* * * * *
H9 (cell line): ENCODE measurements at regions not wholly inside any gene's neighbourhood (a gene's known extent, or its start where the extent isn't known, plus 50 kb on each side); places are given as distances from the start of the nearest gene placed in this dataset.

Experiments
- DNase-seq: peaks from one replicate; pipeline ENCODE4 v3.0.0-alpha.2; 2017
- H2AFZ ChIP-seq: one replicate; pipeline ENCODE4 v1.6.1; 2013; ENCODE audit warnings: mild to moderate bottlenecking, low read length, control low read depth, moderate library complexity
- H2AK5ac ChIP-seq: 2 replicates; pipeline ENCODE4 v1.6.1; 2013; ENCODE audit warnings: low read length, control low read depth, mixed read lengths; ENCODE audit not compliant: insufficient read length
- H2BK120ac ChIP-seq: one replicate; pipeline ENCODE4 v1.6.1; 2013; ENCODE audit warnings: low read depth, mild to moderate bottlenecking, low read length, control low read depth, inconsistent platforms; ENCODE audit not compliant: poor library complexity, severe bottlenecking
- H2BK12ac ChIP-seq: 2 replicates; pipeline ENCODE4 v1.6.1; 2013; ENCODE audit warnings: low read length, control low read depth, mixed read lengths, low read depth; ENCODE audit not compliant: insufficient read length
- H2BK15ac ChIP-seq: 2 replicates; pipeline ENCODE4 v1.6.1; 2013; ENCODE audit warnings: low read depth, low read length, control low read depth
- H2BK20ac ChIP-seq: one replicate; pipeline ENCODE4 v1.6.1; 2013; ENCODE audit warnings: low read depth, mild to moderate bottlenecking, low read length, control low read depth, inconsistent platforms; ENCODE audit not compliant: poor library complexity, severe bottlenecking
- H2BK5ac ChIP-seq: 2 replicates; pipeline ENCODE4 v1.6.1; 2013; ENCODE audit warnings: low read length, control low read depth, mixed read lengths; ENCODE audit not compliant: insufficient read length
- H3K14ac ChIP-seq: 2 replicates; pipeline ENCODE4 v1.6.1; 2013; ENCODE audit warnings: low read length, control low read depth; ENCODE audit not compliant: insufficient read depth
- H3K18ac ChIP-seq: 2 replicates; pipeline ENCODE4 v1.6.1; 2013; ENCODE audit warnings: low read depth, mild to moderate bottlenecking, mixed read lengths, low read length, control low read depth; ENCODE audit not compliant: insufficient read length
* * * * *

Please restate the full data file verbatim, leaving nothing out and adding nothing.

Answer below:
H9 (cell line): ENCODE measurements at regions not wholly inside any gene's neighbourhood (a gene's known extent, or its start where the extent isn't known, plus 50 kb on each side); places are given as distances from the start of the nearest gene placed in this dataset.

Experiments
- DNase-seq: peaks from one replicate; pipeline ENCODE4 v3.0.0-alpha.2; 2017
- H2AFZ ChIP-seq: one replicate; pipeline ENCODE4 v1.6.1; 2013; ENCODE audit warnings: mild to moderate bottlenecking, low read length, control low read depth, moderate library complexity
- H2AK5ac ChIP-seq: 2 replicates; pipeline ENCODE4 v1.6.1; 2013; ENCODE audit warnings: low read length, control low read depth, mixed read lengths; ENCODE audit not compliant: insufficient read length
- H2BK120ac ChIP-seq: one replicate; pipeline ENCODE4 v1.6.1; 2013; ENCODE audit warnings: low read depth, mild to moderate bottlenecking, low read length, control low read depth, inconsistent platforms; ENCODE audit not compliant: poor library complexity, severe bottlenecking
- H2BK12ac ChIP-seq: 2 replicates; pipeline ENCODE4 v1.6.1; 2013; ENCODE audit warnings: low read length, control low read depth, mixed read lengths, low read depth; ENCODE audit not compliant: insufficient read length
- H2BK15ac ChIP-seq: 2 replicates; pipeline ENCODE4 v1.6.1; 2013; ENCODE audit warnings: low read depth, low read length, control low read depth
- H2BK20ac ChIP-seq: one replicate; pipeline ENCODE4 v1.6.1; 2013; ENCODE audit warnings: low read depth, mild to moderate bottlenecking, low read length, control low read depth, inconsistent platforms; ENCODE audit not compliant: poor library complexity, severe bottlenecking
- H2BK5ac ChIP-seq: 2 replicates; pipeline ENCODE4 v1.6.1; 2013; ENCODE audit warnings: low read length, control low read depth, mixed read lengths; ENCODE audit not compliant: insufficient read length
- H3K14ac ChIP-seq: 2 replicates; pipeline ENCODE4 v1.6.1; 2013; ENCODE audit warnings: low read length, control low read depth; ENCODE audit not compliant: insufficient read depth
- H3K18ac ChIP-seq: 2 replicates; pipeline ENCODE4 v1.6.1; 2013; ENCODE audit warnings: low read depth, mild to moderate bottlenecking, mixed read lengths, low read length, control low read depth; ENCODE audit not compliant: insufficient read length